Date Published: 1 February 2020

Six tips for a healthier heart

February is American Heart Month1.

"Our Hearts" (on social media #OurHearts) is an initiative to encourage people located across the USA to get involved in heart healthy lifestyles together with their friends, family, colleagues and neighbours. This is being promoted by the (U.S.) National Heart, Lung and Blood Institute [more info]2. Heart health isn't only important in the USA. Everyone can benefit from reminders and encouragement to look after their heart and to enjoy doing so through a healthy lifestyle experienced with friends and family.

To assist those living with high blood pressure ('high blood pressure' = 'hypertension') to reduce their risk of heart attack and stroke, the American Medical Association (AMA) has publicized six 'tips' that people can take to improve their heart health. They are:

  • Know your blood pressure numbers - visit to better understand your blood pressure numbers and take necessary steps to get your high blood pressure, also known as hypertension, under control. Doing so will reduce your risk of heart attack or stroke.
  • Commit to a treatment plan to manage high blood pressure - work with your doctor to create an individualized treatment plan that includes healthy lifestyle changes that you can realistically stick to long-term to help you maintain a lower blood pressure and lower your risk for negative health consequences.
  • Be more physically active - regular physical activity can help reduce the risk of developing high blood pressure. It is recommended that healthy adults 18 to 65 years of age should get at least 150 minutes a week of moderate-intensity activity, or 75 minutes a week of vigorous-intensity activity.
  • Reduce your intake of processed foods, especially those with added sodium and sugar - making simple dietary changes can help you manage or prevent high blood pressure, including eating less sodium, red meat and processed meats, reducing the amount of packaged, processed foods you consume-especially those with added sodium and sugar, and reducing consumption of sugar-sweetened beverages. Eat foods that are rich in potassium and add more plant-based foods, such as olive oil, nuts and seeds to your diet.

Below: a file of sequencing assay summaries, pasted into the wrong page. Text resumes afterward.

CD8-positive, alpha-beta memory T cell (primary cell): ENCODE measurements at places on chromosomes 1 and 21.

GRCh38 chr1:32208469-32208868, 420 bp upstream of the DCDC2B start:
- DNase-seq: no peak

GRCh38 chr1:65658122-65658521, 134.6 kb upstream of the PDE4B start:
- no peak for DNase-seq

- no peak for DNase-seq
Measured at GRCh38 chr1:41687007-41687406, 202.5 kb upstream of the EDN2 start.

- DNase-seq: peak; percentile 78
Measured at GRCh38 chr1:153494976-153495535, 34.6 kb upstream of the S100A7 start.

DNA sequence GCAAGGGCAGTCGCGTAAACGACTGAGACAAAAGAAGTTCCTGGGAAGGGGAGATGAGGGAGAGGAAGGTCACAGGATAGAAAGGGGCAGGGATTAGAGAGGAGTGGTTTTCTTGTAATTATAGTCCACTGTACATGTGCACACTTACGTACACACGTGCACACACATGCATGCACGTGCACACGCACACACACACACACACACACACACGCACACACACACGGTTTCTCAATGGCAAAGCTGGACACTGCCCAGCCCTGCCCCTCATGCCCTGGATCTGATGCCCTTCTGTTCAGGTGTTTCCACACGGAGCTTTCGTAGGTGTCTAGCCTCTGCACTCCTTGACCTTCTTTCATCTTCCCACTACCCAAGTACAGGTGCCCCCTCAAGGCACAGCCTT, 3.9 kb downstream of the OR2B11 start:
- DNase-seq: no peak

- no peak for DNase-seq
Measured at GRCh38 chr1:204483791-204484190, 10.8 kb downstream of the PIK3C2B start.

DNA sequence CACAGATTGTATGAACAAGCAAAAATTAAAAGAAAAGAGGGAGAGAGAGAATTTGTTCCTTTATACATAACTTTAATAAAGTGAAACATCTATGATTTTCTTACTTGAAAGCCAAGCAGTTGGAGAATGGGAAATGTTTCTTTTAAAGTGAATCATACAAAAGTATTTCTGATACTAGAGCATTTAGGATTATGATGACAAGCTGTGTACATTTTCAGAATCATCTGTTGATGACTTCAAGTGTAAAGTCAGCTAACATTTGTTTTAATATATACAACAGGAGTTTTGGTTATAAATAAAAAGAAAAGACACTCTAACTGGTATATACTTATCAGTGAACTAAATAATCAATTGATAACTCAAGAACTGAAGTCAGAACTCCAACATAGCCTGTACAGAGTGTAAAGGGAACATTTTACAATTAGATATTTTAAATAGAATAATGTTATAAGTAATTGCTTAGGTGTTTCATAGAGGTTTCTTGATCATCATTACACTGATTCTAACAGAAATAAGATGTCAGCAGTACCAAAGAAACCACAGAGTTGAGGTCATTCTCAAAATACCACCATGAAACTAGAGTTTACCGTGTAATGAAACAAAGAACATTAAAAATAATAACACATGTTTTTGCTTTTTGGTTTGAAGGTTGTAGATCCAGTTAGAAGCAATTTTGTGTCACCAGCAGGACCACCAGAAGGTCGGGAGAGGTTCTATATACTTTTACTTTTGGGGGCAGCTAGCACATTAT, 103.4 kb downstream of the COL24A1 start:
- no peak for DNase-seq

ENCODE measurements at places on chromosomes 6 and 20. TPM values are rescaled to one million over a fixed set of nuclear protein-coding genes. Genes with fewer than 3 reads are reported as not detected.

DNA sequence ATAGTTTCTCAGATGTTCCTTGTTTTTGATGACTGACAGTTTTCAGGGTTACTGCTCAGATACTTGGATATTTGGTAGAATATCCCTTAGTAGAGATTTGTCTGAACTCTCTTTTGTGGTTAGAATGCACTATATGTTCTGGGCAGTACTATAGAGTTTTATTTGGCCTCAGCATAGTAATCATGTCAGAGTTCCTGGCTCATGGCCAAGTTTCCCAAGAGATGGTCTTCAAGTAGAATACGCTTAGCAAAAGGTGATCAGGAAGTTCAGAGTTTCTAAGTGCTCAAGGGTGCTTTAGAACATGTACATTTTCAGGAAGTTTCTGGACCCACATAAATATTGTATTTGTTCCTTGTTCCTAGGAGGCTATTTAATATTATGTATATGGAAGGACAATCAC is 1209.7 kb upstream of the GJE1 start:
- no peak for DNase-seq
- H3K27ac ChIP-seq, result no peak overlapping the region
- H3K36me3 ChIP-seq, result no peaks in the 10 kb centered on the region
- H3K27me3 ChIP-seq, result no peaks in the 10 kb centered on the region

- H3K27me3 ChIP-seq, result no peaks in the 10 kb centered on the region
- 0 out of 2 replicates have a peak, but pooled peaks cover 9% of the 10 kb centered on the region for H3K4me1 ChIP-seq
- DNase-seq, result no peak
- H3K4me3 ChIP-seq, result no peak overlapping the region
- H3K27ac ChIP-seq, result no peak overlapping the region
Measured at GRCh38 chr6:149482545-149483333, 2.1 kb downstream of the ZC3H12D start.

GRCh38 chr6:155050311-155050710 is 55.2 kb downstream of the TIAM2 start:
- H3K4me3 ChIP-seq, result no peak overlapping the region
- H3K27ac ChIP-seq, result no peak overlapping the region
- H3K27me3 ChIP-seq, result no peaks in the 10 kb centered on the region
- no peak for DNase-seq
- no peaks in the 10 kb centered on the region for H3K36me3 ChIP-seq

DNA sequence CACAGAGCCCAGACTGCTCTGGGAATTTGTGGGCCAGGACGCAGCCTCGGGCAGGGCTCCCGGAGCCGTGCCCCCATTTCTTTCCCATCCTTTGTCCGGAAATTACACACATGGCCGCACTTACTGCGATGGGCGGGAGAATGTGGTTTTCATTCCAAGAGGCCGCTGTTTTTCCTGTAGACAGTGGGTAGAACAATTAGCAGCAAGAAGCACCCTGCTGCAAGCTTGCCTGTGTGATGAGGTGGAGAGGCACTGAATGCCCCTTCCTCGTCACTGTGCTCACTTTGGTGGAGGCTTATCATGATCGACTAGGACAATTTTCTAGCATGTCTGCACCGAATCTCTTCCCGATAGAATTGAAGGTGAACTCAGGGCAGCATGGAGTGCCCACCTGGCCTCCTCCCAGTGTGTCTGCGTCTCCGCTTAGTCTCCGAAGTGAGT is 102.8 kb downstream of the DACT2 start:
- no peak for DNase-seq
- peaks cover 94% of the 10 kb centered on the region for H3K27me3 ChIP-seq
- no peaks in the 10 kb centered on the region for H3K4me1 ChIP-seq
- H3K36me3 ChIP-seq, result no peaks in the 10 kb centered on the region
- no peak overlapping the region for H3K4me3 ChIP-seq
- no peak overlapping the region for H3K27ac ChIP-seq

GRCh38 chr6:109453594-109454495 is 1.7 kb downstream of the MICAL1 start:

• Maintain or achieve a healthy weight - take steps to lose weight, if overweight. Being 20 pounds or more overweight could put you at increased risk of developing high blood pressure.
  • If consuming alcohol, do so in moderation as defined by the U.S. Dietary Guidelines for Americans - up to one drink per day for women and two drinks per day for men, and only by adults of legal drinking age.

The AMA explains on its website that it is committed to improving the health of people in the USA via its efforts to prevent and reduce the burden of chronic diseases such as cardiovascular disease (which includes heart problems) and type 2 diabetes. This objective was emphasized by the President of the AMA:

" In February, American Heart Month, we encourage all Americans to take control of their heart health by better understanding and monitoring their blood pressure levels and making healthy lifestyle changes that can significantly reduce their risk of serious health consequences associated with high blood pressure," said AMA President Patrice A. Harris, M.D., M.A.3

" High blood pressure is the nation's leading risk factor for heart attack and stroke, yet an overwhelming number of U.S. adults are living with uncontrolled high blood pressure - placing them at increased risk for both conditions. By empowering more patients to monitor and control their blood pressure, we will continue to improve health outcomes for patients and reduce health care costs."

Also in the News:

Kale is in season in February - 7 Feb '20

Reducing saturated fat in diet lowers blood cholesterol and risk of CVD - 1 Aug '19

Benefits of interval training for vascular health of older women - 7 Aug '17

AMA endorses 2015-2020 Dietary Guidelines (USA) - 8 Jan '16

Vet charity warning about pet obesity - 25 Mar '15

Electrocardiogram (ECG) in ambulances save lives - 14 Apr '14

Mediterranean diet linked with lower risk of heart disease - 4 Feb '14

Heart attack survival higher in Sweden than in UK - 23 Jan '14

Although care has been taken when compiling this page, the information contained might not be completely up to date. Accuracy cannot be guaranteed. This material is copyright. See terms of use.

IvyRose Holistic 2003-2021.